To rise early and prepare to come to school from the Khayelitsha Township, 25 miles away from Thandokhulu High School, or in the case of the Ramallah learners, to negotiate the military checkpoints of the occupying Israeli forces requires tremendous strength of will and courage. For these reasons alone it was both an inspiring and deeply moving experience to listen to their testimony.

The South African learners are the children of those who suffered under the racist apartheid laws. Their parents struggled in much the same way as the Palestinian learners do now. The images of the heroic and courageous uprising at Soweto, for example, imprinted themselves in the minds of all those worldwide who hated that system. It was fascinating, therefore, to hear children of the next generation asking questions of the Tamer Institute learners.

We were struck too by the hopes and aspirations of the students. For all of them education was vital. A Ramallah student described education as the ‘weapon’ with which peace and justice could be found through an understanding of each other.

Beverley read one of her poems in which she contrasted life in South Africa under oppression and in a free and just society. It had a universal message as she described words ‘squeezed through twisted knuckles’ and words with ‘wings’ that would allow them to ‘breathe’.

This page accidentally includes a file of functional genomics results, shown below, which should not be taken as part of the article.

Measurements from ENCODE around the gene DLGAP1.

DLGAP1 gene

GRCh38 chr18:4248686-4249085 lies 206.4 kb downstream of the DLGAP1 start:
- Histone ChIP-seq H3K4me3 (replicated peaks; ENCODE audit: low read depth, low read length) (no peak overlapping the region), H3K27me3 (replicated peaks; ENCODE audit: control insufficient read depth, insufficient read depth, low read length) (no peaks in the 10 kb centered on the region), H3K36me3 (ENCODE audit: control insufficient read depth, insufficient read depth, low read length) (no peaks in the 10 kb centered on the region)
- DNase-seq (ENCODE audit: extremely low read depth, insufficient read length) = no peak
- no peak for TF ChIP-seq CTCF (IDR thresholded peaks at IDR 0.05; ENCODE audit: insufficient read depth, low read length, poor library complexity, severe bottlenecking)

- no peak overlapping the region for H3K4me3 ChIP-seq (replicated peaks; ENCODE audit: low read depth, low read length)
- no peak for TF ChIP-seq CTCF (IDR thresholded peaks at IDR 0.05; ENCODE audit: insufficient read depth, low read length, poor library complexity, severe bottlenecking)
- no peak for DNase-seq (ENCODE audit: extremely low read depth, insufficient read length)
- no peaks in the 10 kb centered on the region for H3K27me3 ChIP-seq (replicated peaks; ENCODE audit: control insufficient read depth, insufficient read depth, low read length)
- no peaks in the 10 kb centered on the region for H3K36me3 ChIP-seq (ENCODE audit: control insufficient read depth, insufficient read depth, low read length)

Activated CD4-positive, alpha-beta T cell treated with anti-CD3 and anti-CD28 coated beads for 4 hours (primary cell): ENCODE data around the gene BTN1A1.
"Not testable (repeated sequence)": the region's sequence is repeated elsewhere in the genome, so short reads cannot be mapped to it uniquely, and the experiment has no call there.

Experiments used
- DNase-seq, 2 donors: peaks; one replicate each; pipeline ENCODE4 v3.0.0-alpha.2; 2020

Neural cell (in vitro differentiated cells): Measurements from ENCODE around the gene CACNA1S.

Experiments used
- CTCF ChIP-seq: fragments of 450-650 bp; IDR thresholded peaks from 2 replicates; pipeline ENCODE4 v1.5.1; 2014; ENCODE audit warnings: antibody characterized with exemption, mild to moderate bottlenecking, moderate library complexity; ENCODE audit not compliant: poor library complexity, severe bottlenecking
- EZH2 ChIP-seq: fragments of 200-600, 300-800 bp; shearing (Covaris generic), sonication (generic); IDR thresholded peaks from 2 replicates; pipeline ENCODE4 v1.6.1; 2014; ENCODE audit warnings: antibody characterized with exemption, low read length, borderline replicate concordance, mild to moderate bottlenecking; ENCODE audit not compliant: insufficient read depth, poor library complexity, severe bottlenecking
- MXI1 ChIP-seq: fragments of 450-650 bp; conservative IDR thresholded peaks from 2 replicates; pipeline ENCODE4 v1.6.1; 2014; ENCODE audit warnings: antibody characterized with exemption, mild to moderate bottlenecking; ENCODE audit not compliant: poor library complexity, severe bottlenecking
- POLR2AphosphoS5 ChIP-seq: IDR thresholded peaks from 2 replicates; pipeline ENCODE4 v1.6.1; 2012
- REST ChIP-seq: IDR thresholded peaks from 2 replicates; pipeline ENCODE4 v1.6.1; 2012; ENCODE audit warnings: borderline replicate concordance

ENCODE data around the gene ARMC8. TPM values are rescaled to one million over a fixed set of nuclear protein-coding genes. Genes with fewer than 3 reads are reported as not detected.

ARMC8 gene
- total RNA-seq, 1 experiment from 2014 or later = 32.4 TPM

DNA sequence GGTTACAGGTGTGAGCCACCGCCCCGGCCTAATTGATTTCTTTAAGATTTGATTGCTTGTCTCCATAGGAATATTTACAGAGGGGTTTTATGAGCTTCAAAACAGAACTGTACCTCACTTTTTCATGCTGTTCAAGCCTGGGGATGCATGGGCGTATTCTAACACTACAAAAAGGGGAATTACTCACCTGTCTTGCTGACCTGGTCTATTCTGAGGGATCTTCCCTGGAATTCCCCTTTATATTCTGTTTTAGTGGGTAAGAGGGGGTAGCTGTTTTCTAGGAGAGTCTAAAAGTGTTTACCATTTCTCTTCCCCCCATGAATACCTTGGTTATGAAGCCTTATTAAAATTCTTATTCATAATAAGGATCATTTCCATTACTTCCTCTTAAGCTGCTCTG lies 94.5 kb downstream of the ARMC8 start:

Jamila read an extract from the ‘Surya Trilogy’ again inviting us to examine the relationship between different cultures and the benfits of meeting to share with and accept each other

Jehan spoke about the difficulties for the students in Palestine under the Israeli occupation. I think our students were horrified at the injustices which these young people faced. They talked of the checkpoints and the bulldozing of their homes. They told of ways around the problem of being unable to reach school, sometimes for months. Lesson plans are delivered to students under extremely dangerous conditions. One of the Tamer Institute learners made a powerful and penetrating plea. She asked the Devon students how they were going to respond to what they had seen and heard. Would they tell others about their situation?

One of the Thandokhulu students read out a poem she had written. It began ‘I am nothing because I have nothing’ and ended ‘Because I know I am the future I am going over the sky.’

Students from all Devon schools were deeply moved by the experience and are now engaged in writing material in response to what they heard. At Ilfracombe, my colleague Rebekah Williams are starting a creative writing group - first meeting Monday 6 Sept - to build on what has been learnt already and to bring it to a wider audience in the school. We will contribute to the website(s). We will build e-mail links with Thandokhulu High School and the Tamer Institute also.

We will develop this relationship. To deepen understanding through these educational links for our youngsters is paramount.

We touched the possibilities today. It was an unforgettable experience.

Finally, I would like to thank Beverley Naidoo for inviting us to this table and to Martin Phillips and the other staff at Dmec for making the whole thing work!

In solidarity

Dave Clinch


photos taken by Rebekah (Bex) Williams of Ilfracombe College